State Rep. Pat Outman, of Six Lakes, today introduced legislation to better protect people who win the lottery from potential danger or harassment.
House Bill 4218 would allow Michigan lottery winners of multi-state games such as Mega Millions, Powerball and Lucky for Life the option to remain anonymous. Current law permits the names of winners to be disclosed publicly and to the media, however disclosing such information with the public can cause immediate safety issues for the winner and his or her family.
Michigan is one of just a handful of states that does not permit lottery winners to choose to remain anonymous.
“This is all about providing safety and ensuring winners of these types of games do not receive unwanted, possibly dangerous attention,” Outman said. “The bill would allow those who win the lottery to have the choice to keep their identities anonymous. Allowing a privacy option gives people a more secure feeling and does not leave them open to harassment or a flood of requests for funds, loans or donations.”
Rep. Outman pointed out that the rise of social media in the last 10 years makes it all too easy to find out personal information about a lottery winner, leaving people vulnerable to scams and solicitation.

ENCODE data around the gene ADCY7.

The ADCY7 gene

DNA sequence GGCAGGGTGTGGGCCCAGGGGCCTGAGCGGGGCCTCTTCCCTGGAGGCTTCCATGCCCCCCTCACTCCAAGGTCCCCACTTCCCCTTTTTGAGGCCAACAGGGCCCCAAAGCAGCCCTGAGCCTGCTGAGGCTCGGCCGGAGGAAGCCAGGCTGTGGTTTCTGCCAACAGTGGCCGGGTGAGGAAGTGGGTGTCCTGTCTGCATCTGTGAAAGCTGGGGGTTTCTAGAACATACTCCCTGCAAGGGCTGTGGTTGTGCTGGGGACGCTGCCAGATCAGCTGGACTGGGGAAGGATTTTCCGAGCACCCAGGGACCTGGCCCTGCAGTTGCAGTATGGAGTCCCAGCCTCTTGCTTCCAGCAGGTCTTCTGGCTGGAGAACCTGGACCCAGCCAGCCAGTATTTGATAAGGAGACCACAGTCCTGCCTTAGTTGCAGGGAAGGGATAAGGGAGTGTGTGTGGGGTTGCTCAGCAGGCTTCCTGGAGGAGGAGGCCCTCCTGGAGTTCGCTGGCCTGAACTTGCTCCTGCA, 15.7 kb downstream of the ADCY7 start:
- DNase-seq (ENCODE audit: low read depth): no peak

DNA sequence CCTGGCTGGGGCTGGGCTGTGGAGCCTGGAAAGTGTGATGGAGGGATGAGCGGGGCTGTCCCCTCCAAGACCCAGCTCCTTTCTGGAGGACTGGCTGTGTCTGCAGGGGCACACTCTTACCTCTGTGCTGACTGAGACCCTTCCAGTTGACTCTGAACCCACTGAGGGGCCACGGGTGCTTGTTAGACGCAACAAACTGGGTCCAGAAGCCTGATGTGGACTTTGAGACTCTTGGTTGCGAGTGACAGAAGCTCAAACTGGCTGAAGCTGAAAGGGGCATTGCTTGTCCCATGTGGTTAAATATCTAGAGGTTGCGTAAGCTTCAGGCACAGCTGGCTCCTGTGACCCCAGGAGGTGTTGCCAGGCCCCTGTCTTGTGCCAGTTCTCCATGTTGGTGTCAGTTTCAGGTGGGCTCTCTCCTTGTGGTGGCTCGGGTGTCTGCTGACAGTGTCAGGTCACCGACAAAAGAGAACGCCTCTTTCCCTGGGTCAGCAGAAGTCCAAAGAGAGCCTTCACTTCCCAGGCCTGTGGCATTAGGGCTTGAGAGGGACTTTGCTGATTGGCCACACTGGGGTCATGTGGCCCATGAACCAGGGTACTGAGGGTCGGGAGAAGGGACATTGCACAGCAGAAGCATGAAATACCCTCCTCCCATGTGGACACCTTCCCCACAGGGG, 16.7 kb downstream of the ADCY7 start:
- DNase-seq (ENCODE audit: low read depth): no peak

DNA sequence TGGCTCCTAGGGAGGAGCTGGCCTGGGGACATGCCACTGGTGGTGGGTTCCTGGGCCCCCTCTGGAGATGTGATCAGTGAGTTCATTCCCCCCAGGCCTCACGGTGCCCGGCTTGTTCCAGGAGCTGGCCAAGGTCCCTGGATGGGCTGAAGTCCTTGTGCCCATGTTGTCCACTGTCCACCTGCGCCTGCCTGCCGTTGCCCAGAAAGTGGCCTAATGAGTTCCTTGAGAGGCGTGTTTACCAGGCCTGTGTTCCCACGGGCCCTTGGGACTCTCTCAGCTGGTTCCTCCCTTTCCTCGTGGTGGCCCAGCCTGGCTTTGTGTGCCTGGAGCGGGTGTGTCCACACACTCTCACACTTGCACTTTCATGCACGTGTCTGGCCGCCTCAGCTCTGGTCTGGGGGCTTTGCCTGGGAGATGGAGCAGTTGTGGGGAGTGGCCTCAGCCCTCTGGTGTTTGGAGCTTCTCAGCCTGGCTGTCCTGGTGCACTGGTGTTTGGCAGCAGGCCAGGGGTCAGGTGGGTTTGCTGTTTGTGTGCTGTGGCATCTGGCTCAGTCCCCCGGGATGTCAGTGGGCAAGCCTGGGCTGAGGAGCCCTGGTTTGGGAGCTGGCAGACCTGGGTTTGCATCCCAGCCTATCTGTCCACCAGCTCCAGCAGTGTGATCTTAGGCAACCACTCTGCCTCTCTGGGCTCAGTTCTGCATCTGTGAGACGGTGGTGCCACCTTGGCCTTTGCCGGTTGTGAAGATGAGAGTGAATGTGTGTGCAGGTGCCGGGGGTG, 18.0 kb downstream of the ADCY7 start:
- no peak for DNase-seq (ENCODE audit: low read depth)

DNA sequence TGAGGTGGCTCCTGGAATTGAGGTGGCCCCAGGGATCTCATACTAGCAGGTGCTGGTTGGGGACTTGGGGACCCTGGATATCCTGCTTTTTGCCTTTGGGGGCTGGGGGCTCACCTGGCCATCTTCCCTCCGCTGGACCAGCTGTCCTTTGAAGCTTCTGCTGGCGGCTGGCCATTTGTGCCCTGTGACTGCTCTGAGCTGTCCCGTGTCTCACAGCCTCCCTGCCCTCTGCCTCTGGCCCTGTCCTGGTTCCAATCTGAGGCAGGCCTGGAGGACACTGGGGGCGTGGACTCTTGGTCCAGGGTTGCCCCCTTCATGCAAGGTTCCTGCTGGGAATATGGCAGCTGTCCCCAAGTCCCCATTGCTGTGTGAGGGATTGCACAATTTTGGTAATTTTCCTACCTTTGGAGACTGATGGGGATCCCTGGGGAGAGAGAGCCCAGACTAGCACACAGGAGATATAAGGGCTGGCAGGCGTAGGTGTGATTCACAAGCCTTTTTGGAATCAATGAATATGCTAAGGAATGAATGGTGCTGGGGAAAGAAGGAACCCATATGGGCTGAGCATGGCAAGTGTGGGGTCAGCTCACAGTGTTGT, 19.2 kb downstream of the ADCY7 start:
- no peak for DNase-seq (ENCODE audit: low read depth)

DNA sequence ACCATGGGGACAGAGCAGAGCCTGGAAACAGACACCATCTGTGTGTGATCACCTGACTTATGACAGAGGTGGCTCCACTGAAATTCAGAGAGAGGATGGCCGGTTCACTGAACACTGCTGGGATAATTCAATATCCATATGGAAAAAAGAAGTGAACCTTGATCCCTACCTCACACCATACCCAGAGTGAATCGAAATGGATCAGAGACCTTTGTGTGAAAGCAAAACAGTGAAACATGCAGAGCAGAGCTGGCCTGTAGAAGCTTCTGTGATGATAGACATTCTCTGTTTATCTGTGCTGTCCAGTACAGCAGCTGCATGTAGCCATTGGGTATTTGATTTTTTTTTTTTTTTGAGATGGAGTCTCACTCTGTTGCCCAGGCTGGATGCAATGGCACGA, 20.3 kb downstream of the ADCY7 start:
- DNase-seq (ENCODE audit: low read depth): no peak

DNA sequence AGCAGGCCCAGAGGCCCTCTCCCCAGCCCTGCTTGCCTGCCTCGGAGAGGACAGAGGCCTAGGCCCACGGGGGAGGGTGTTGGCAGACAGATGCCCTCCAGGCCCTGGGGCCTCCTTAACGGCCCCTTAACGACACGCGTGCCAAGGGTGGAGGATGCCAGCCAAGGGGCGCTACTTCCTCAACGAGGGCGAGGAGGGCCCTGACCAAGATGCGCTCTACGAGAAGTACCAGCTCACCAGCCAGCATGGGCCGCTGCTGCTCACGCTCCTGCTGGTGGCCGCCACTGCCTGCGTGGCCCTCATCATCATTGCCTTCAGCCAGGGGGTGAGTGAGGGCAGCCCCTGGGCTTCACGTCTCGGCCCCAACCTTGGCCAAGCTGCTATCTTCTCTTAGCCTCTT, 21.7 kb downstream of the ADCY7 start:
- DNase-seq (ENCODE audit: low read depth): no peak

“Everyone who plays these types of lottery games hopes to win big and if it happens, it should be a time of celebration, not distress,” Outman said. “Several other states allow winners to remain anonymous, and, in my opinion, it’s time Michigan allow this option as well.”
Outman’s plan, HB 4218, was referred to the House Committee on Regulatory Reform for further consideration.
Rep. Pat Outman, vice chair of the Michigan House Oversight Committee, today presided over and heard testimony from several concerned citizens who favor a plan to prohibit Michigan government entities from mandating the use of COVID-19 vaccine passports.
State Rep. Patrick Outman today joined his colleagues on the House Oversight Committee to question Michigan Secretary of State (SOS) Jocelyn Benson about her controversial decision to end regular walk-in services at branch offices.
Rep. Pat Outman, vice chair of the House Oversight Committee, today questioned former Michigan Department of Health and Human Services (MDHHS) director Robert Gordon during his testimony. It was made public earlier this year that Gov. Whitmer’s administration paid $155,000 to Robert Gordon as part of a severance agreement, which included a gag order.